THE POLICE have to pay €25,000 in damages to Supreme Court President Štefan Harabin, the court ruled.
Harabin sued the police for investigating him on suspicions of insurance fraud in a car accident, the Sme daily reported.
Back in 2004 a woman crashed into Harabin’s car in Bratislava, according to Sme. Neither Harabin nor the woman called the police since the damage appeared to be minimal. Harabin however asked the insurer to cover the repair of his car, costing SKK 143,000, but the insurance company refused to do so and filed a criminal motion instead.
Police investigator Štefan Birmoš, who was involved in the investigation, said however that it was apparent that the accident did not happen as described by the drivers and thus he initiated a criminal prosecution, Sme reported.
The prosecution started in December 2005 but was stopped at Harabin’s behest in June 2006, when Harabin was justice minister in the first government of Robert Fico.
Harabin submitted a complaint about the investigation and the court acknowledged that he had suffered trauma that was exacerbated by the fact that he was serving as justice minister of the Supreme Court, Sme reported.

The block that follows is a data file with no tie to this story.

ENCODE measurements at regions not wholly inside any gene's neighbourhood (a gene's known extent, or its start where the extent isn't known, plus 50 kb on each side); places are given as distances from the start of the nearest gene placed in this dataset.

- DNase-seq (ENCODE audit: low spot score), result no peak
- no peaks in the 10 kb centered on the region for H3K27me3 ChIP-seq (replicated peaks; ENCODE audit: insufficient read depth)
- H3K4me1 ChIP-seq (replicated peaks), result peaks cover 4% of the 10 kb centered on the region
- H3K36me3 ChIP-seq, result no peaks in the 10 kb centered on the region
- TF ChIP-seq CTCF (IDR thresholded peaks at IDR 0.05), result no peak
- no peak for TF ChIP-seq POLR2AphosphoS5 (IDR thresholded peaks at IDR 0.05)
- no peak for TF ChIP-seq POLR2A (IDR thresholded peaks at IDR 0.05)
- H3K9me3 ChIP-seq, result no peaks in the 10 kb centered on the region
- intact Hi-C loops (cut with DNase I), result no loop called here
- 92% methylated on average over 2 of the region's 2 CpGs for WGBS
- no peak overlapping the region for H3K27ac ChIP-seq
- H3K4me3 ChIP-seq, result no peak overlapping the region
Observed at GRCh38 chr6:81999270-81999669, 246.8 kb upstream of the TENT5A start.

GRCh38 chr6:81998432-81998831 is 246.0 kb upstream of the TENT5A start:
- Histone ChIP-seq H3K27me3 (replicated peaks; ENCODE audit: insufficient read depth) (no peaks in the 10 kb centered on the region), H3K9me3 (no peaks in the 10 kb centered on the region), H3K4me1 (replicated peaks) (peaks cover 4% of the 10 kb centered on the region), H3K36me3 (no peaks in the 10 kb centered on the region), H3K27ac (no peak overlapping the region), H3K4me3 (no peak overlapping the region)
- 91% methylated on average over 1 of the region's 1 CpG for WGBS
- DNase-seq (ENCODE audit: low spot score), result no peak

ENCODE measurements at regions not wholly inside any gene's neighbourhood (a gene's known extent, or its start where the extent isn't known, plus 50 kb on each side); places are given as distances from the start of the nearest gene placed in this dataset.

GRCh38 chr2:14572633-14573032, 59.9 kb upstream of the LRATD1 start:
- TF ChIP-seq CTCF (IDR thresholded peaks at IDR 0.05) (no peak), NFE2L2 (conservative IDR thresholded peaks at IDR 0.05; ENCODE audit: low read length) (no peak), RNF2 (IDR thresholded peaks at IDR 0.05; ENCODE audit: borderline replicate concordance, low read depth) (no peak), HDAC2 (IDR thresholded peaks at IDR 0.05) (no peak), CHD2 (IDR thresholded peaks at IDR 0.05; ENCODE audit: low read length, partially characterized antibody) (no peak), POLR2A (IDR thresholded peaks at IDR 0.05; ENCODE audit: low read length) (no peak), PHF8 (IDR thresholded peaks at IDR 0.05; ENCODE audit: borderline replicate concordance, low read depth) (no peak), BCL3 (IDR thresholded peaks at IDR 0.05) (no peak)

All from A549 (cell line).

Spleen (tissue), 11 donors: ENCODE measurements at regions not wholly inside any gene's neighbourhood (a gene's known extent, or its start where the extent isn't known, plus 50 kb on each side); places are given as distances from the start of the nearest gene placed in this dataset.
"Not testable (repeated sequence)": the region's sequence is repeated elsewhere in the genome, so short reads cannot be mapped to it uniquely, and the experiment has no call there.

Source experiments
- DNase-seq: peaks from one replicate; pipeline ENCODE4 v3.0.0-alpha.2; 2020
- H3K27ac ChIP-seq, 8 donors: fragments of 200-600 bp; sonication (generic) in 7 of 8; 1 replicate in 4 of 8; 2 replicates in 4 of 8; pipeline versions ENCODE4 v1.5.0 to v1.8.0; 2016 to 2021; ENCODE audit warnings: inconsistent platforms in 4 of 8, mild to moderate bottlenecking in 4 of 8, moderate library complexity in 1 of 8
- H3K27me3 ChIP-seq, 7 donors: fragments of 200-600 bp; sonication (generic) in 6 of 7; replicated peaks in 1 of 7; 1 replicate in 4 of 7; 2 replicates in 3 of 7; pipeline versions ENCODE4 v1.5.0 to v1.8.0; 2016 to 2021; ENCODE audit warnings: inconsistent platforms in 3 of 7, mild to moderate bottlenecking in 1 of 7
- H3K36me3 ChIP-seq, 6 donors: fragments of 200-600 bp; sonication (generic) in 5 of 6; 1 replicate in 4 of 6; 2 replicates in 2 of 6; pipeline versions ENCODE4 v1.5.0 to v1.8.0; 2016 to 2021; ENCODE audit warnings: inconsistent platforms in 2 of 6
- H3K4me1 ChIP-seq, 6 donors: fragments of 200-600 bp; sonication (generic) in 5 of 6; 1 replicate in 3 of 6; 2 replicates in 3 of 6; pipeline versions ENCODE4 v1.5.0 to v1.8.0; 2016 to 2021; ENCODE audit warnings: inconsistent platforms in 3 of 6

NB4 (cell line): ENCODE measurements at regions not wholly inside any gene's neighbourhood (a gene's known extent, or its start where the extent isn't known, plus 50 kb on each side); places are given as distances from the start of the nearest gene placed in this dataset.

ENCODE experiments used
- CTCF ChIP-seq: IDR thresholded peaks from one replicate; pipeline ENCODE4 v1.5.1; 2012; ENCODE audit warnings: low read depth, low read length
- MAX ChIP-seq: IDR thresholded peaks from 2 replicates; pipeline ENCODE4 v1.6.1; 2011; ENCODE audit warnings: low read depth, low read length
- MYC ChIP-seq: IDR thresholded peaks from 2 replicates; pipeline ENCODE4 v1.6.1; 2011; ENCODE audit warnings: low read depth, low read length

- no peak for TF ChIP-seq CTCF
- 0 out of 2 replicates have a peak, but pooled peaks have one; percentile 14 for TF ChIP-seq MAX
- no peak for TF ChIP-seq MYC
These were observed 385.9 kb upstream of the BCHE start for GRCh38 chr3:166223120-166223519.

The court granted Harabin severance pay totalling €25,000 due to the incorrect procedure of the authorities. The court said that the prosecution office should have stopped the prosecution immediately after learning that the investigator had ordered to remove Harabin’s judicial immunity in order to be able to charge him. There was allegedly no reason for such a step as the evidence was to the benefit of the judge, Sme wrote.
The Interior Ministry investigated the case based on Harabin’s motion and stopped the criminal prosecution. Harabin said that he was only defending himself from being bullied by the insurer, adding that that people should defend themselves against such practices. Courts in Slovakia normally award much smaller compensation for such cases, according to Sme.
Compiled by Michaela Terenzani from press reports
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